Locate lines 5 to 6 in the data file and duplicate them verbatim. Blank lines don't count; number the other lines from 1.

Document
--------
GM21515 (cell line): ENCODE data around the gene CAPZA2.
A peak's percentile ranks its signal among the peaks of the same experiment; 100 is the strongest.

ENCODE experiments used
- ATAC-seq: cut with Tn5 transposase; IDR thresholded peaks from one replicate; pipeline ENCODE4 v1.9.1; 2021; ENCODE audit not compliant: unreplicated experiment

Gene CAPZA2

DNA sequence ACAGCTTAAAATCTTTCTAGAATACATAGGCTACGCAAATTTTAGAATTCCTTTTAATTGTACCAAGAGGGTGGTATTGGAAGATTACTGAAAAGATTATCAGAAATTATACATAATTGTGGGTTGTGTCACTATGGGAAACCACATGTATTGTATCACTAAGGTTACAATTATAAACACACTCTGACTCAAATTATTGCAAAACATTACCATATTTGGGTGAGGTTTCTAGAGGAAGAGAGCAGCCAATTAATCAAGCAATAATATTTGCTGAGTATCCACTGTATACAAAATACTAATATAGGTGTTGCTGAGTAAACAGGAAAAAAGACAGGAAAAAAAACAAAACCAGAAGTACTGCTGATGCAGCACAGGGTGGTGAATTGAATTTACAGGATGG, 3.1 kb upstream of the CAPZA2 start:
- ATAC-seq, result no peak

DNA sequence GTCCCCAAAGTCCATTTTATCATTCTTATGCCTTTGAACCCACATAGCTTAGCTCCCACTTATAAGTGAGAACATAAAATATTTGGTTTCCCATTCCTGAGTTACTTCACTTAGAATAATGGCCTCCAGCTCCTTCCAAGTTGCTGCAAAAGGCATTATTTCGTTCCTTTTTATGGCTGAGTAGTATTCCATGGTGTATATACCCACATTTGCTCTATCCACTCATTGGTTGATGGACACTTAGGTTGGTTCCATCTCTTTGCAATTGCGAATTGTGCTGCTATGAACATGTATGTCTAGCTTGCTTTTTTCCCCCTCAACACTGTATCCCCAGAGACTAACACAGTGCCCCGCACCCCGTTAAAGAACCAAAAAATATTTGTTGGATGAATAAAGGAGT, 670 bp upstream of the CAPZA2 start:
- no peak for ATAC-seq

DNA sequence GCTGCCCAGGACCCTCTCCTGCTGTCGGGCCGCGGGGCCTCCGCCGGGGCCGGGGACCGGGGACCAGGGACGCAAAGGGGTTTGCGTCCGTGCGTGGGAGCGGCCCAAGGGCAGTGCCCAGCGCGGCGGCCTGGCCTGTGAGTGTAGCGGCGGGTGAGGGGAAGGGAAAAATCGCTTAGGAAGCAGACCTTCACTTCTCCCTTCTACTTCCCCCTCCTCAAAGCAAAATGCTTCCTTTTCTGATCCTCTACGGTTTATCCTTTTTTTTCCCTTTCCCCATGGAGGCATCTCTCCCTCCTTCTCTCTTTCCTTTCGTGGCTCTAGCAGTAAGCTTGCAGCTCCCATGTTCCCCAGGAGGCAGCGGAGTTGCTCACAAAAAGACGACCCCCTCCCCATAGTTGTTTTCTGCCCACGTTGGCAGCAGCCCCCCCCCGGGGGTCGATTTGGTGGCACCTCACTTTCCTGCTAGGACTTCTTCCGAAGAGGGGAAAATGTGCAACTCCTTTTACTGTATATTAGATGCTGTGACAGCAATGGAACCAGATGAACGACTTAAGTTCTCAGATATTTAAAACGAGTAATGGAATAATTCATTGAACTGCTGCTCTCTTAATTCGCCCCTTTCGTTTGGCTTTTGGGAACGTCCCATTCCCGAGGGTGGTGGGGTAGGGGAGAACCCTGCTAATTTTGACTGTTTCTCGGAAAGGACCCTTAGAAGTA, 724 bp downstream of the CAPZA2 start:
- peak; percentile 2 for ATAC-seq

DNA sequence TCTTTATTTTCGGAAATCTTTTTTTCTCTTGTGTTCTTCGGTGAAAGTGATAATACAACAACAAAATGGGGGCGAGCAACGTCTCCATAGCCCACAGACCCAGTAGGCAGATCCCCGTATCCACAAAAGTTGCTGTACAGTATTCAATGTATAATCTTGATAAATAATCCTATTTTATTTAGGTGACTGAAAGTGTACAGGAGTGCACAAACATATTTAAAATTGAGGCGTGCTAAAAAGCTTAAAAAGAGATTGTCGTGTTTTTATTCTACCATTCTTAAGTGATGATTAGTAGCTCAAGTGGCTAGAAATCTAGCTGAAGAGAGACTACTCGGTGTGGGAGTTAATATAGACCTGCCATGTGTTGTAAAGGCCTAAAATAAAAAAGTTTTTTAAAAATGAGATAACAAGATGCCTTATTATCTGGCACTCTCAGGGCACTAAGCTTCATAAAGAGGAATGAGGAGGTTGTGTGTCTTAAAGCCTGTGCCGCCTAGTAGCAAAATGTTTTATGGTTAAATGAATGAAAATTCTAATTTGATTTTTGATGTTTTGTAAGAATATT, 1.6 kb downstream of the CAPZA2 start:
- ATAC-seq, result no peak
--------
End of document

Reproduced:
Gene CAPZA2

DNA sequence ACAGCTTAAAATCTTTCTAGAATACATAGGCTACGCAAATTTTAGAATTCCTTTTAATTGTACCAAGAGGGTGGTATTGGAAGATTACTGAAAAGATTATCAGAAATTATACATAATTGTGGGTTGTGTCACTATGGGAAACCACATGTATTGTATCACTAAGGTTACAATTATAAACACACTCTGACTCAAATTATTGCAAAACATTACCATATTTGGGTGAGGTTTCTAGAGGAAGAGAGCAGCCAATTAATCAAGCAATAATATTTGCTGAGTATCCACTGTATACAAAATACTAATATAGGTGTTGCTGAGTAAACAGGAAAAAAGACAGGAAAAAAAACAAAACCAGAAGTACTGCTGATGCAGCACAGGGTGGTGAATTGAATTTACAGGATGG, 3.1 kb upstream of the CAPZA2 start: